Defence chief says no need to pay back taxpayers for personal jet travel

The country’s top military commander has dismissed a suggestion from the prime minister that he pay back taxpayers for his personal use of government jets.

Chief of Defence General Walter Natynczyk takes part in the opening plenary session at the NATO Summit in Portugal on Friday Nov. 19

Chief of Defence General Walter Natynczyk takes part in the opening plenary session at the NATO Summit in Portugal on Friday Nov. 19

OTTAWA — The country’s top military commander has dismissed a suggestion from the prime minister that he pay back taxpayers for his personal use of government jets.

Chief of Defence Staff Gen. Walter Natynczyk says he uses the air force’s Challenger jets as part of his command-and-liaison role and sees no reason the public treasury needs to be reimbursed.

In an interview on CTV’s Question Period today, Natynczyk suggested the planes should actually be used more often.

“The problem is the aircraft are not being used enough and so aircraft are flying around empty because we have to maintain the proficiency of the pilots and indeed of the crew,” he said.

He blamed government cutbacks on usage of the jets for the wasted flights.

Access-to-information documents suggest Natynczyk has spent more than $1 million flying on the jets since 2008, including a trip to St. Maarten in 2010.

He told CTV that the trip to join his family was given the greenlight by the defence minister.

It came after he’d spent a second Christmas in Afghanistan and then cancelled a personal leave to attend the repatriation ceremonies for four soldiers and a Canadian journalist killed there, he said.

“I’m indebted to the minister for coming back and looking at the business case that the aircraft, again, many of them would have flown empty,” he said.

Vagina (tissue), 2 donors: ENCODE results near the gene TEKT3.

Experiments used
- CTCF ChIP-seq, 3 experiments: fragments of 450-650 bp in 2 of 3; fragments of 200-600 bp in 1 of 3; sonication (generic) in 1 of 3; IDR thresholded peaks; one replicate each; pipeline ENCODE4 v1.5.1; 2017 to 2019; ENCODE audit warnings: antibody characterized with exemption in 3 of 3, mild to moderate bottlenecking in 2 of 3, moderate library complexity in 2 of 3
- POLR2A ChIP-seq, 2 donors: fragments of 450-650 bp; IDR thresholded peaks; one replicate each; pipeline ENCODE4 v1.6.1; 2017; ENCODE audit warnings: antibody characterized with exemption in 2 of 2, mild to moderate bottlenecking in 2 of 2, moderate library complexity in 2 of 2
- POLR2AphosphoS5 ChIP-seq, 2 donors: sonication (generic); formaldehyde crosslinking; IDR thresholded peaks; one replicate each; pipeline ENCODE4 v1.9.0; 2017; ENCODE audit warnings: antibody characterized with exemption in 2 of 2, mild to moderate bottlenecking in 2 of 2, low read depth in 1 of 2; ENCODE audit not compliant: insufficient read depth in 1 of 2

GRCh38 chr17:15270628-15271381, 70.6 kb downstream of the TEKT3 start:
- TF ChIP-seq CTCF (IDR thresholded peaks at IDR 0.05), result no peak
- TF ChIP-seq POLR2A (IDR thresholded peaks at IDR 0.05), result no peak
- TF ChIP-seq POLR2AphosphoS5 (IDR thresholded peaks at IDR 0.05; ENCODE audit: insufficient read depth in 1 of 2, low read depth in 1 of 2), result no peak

“So in terms of the rates that people are using, they don’t apply in this regard.”

CTV said Thursday that the Challenger costs $10,105 a flying hour to operate, meaning the trip to St. Maarten and back cost $92,956.

According to 2011-12 public accounts records, the total annual cost per hour of flying the VIP jet is $9,379. That figure includes the operating cost and the long-term, amortized expense of ground infrastructure. The per-hour operating cost is $2,321.

The prime minister said last week that the use of government aircraft for private business is allowed, as long as the treasury is compensated.

“Our government has dramatically cut the use of government aircraft,” Harper said during an event in Saskatoon.

“When government aircraft are used, as certainly I do on some occasions, when they are used for personal or private travel, we expect that travel at commercial rates to be reimbursed to the taxpayers. That’s what I do and that’s protocol I think should be respected across government.”

There was no immediate comment from the prime minister’s office as to whether they’d compel Natynczyk to pay back the public coffers.

Passenger logs, obtained by CTV News, show Natynczyk and some members of his family flew to Toronto from Ottawa for a Maple Leafs hockey game in appreciation of the military at a cost of $23,231.

Nearly $400,000 was spent going to six NHL games over three years and about $340,000 was spent going to CFL games.

A military spokesman said Friday that says each of those trips fell within the realm of the general’s duty and were wedged in between other official business.

On Question Period, Natynczyk argued that in some cases they were more economical than taking a commercial flight even between cities like Toronto and Ottawa.

“In each case, no matter where I go, across the country, anywhere around the world, I and my team work to be the most efficient in the use of the taxpayer’s dollar,” he said.

Natynczyk characterized the story as an attack. “I’ve been very transparent, I’ve been very ethical throughout my entire 36 years of service and I am today,” he said.

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